Black Friday – we’ve all been hearing about it for what seems like weeks now. It’s hardly surprising – most of us are feeling the effects of a second lockdown perhaps more than the first time around and with many of us turning to our computers to shop, we may all be after a way to treat ourselves.
However, Black Friday has been a ‘thing’ in the UK for a few years now – and it’s clear that consumers have noticed. We all need to heed the warnings about the usual issues about buying for the sake of it, watching out for scams and being told something is a bargain when it might not be. But Resolver can show through our data that a number of users have their Black Friday shopping mapped out in advance in a bid to be that savvy shopper. And yet, the complaints they’re feeding through to us show that things can still go wrong.
That’s why this week I’m asking retailers to extend their returns policies for items purchased as part of Black Friday.
How shoppers plan for Black Friday
We’ve reported this week that more than 6,000 complaints since 2017 are explicitly about retail purchases made as part of a Black Friday or Cyber Monday deal. Compared to the big numbers we’ve been posting throughout the year about online shopping and package deliveries for example, that may not seem like an avalanche. But it’s 6,000 complaints – and a lot of them were much later than we might think.
During the first four months of this year we saw more than 1,000 complaints about items bought over the Black Friday sale period – up to five months after the ‘event’ itself in 2019. Going back two years more saw a similar trend, so it’s led me to ask why – and how can retailers help?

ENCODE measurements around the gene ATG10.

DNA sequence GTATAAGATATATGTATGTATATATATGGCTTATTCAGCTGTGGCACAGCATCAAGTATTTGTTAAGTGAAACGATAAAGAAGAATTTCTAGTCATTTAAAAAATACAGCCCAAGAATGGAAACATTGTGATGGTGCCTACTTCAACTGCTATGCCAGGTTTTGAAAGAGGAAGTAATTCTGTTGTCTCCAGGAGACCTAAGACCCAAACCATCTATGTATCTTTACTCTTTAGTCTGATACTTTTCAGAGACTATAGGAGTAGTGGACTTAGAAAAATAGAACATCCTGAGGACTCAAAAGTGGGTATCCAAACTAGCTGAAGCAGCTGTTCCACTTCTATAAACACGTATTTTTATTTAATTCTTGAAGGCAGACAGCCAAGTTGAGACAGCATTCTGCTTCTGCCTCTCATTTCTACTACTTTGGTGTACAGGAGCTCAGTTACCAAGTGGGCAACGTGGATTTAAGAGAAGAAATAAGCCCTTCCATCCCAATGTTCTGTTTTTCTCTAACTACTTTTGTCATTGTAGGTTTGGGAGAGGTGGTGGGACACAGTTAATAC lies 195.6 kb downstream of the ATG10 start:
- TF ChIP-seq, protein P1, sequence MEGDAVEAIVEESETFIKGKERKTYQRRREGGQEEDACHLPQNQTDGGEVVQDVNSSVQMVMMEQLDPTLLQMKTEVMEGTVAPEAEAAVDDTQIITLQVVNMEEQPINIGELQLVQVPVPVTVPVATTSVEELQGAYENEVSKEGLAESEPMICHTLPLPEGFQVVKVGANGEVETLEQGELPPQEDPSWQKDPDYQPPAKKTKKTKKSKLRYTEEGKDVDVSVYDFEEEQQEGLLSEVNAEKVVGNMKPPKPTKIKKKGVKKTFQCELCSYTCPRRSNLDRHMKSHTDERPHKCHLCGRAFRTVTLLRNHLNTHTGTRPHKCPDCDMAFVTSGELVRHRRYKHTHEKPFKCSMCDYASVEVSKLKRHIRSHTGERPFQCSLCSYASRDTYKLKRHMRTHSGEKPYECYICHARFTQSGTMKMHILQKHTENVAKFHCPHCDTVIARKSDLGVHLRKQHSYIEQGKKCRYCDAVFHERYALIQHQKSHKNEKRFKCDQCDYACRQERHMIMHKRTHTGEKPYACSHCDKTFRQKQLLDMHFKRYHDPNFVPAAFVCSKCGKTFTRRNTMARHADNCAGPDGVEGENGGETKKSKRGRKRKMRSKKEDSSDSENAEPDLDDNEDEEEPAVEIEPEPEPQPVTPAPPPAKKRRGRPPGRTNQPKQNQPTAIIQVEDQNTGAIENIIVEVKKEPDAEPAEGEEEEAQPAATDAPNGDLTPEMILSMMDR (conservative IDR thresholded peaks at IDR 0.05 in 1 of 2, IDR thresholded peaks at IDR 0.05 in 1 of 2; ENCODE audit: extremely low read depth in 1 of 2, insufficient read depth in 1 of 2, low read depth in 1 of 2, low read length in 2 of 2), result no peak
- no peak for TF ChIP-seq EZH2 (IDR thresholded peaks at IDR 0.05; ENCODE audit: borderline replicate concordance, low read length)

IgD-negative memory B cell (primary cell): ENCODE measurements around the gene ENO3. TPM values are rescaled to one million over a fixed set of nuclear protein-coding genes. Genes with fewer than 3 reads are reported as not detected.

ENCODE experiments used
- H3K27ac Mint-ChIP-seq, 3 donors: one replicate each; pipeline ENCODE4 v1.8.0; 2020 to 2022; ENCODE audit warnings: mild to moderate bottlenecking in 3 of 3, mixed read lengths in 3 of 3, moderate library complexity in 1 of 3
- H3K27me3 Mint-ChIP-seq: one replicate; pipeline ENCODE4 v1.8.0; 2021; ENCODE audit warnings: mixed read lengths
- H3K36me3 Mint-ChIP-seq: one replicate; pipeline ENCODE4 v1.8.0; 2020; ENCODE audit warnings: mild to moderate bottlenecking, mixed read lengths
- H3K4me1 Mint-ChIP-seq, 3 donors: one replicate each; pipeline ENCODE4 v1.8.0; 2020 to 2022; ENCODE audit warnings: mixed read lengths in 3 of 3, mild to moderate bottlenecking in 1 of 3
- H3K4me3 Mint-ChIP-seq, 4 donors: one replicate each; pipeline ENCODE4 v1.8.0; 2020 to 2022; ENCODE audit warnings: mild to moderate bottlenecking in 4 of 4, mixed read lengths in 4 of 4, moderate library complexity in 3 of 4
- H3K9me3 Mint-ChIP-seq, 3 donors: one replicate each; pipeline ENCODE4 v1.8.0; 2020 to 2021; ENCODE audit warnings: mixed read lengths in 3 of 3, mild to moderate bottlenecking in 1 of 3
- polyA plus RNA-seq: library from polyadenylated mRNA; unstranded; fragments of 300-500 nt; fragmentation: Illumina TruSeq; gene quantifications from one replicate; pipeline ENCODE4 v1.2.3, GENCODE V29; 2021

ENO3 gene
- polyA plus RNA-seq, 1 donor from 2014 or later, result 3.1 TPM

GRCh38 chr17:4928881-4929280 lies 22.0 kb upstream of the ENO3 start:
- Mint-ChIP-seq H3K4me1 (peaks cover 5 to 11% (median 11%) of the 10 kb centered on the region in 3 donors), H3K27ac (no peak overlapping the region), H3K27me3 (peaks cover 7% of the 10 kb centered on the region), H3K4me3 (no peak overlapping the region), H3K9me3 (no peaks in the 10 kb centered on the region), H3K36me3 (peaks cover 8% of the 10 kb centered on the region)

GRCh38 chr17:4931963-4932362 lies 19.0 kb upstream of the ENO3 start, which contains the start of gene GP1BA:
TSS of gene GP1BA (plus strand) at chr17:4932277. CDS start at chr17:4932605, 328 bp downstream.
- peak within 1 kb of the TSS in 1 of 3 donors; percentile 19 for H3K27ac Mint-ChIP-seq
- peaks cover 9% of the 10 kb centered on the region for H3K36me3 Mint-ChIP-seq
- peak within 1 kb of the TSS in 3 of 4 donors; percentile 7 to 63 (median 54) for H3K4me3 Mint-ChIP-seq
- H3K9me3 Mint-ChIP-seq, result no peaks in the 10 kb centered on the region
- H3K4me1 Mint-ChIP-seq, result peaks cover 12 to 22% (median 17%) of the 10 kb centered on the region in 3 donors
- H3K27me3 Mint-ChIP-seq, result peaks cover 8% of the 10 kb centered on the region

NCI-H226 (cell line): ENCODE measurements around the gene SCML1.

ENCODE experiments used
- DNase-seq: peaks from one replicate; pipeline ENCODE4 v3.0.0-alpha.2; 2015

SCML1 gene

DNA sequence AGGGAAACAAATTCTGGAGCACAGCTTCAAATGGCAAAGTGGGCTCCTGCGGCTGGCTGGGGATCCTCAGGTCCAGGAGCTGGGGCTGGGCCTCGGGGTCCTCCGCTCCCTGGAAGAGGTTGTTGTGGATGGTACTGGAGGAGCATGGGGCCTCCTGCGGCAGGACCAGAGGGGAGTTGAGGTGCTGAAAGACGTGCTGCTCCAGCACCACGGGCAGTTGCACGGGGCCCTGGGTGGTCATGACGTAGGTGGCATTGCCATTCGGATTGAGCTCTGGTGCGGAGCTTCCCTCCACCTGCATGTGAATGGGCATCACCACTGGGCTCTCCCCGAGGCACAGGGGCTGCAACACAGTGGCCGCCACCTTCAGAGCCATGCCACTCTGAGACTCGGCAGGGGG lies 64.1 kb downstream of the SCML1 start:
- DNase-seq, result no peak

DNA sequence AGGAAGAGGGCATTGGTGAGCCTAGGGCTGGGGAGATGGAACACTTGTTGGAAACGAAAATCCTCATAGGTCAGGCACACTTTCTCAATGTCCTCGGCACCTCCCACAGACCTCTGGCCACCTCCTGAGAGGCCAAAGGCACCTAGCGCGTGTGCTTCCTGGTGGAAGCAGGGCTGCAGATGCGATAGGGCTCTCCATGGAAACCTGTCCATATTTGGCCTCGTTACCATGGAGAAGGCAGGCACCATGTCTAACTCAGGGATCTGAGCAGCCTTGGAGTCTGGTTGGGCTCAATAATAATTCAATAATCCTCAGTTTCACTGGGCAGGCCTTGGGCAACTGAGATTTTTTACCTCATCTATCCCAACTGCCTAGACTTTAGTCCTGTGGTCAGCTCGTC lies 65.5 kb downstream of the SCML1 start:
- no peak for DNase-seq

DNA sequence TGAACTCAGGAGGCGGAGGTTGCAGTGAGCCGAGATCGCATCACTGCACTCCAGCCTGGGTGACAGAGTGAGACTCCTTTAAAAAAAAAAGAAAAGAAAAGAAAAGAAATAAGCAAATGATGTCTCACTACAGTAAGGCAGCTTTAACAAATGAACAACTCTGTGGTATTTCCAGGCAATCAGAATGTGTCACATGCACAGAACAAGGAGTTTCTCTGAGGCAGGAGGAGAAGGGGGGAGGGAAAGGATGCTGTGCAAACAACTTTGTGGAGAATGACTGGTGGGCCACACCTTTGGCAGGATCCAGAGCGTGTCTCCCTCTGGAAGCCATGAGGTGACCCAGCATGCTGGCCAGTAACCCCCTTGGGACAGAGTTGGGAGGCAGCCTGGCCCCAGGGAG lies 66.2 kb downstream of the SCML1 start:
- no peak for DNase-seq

A number of people told us that they were buying Christmas presents in the Black Friday sales – only to discover that on Christmas day that present was either faulty or not what they thought it would be. Equally, consumers were using the ‘event’ of Black Friday to buy those items they knew they might need in the long-term, such as for a house move.
Retailers should extend their returns policies
What this means however is that as a consumer, you’re perhaps not opening up that package when it arrives (assuming it does – there were plenty of Black Friday delivery issues too, according to our complaints). When you do so a month – or more – later, if it’s not up to scratch or what you expected, are you stuck with it?
In short, no. You do have rights, and Resolver can help you cut through the jargon as to what they are explicitly, as we’ve long said that some retailers clearly don’t understand what they need to do under the law to protect consumers.
But we can show that Black Friday is a long-standing means for consumers to plan to save money. Given how they’re shopping – and not always for themselves, they’re placing a lot of faith in those they buy from to get it right.
It seems only logical to me then that retailers should understand that – and act above and beyond. That’s why I’m calling for retailers to extend returns policies for goods bought as part of a Black Friday sale.
It’s clear that shoppers are not just searching idly for a cut-price impulse buy, and in fact they are looking to get what they think is a good deal on the purchases that are important to them. This year, what we can also bank on is that if Christmas presents are being bought, the delivery address will likely be the recipient in preparation for potentially not being able to hand the gift over face-to-face.
Many retailers already offer extended returns for Christmas gifts – and Black Friday has become a shopping calendar stalwart in the UK over the past few years. So why can’t returns policies be extended to cover just a couple of weeks at a time where consumers are waiting – in fact encouraged to shop to take advantage of lower prices?
At no point have gestures of goodwill to consumers been more important than this year. In the face of many businesses not playing fair to their customers over the past few months, when those customers have been patient and in the main, reasonable, an extended returns policy seems to me like a no-brainer example of how retailers can acknowledge not only that they understand how and why their customers shop, but that they want to keep that trust and longer-term loyalty.